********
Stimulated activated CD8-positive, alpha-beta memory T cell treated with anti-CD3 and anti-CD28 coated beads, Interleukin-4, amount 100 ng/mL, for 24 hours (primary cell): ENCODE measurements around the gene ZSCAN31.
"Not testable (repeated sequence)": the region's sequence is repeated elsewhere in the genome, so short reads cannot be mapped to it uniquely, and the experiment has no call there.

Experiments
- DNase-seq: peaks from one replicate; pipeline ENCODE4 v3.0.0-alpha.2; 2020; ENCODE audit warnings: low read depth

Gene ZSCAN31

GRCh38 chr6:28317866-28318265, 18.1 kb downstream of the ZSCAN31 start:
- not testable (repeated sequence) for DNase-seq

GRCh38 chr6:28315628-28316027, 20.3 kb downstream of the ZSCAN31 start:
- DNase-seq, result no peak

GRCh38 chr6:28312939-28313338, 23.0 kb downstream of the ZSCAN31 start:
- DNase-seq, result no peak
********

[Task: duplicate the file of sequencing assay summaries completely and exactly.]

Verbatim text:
Stimulated activated CD8-positive, alpha-beta memory T cell treated with anti-CD3 and anti-CD28 coated beads, Interleukin-4, amount 100 ng/mL, for 24 hours (primary cell): ENCODE measurements around the gene ZSCAN31.
"Not testable (repeated sequence)": the region's sequence is repeated elsewhere in the genome, so short reads cannot be mapped to it uniquely, and the experiment has no call there.

Experiments
- DNase-seq: peaks from one replicate; pipeline ENCODE4 v3.0.0-alpha.2; 2020; ENCODE audit warnings: low read depth

Gene ZSCAN31

GRCh38 chr6:28317866-28318265, 18.1 kb downstream of the ZSCAN31 start:
- not testable (repeated sequence) for DNase-seq

GRCh38 chr6:28315628-28316027, 20.3 kb downstream of the ZSCAN31 start:
- DNase-seq, result no peak

GRCh38 chr6:28312939-28313338, 23.0 kb downstream of the ZSCAN31 start:
- DNase-seq, result no peak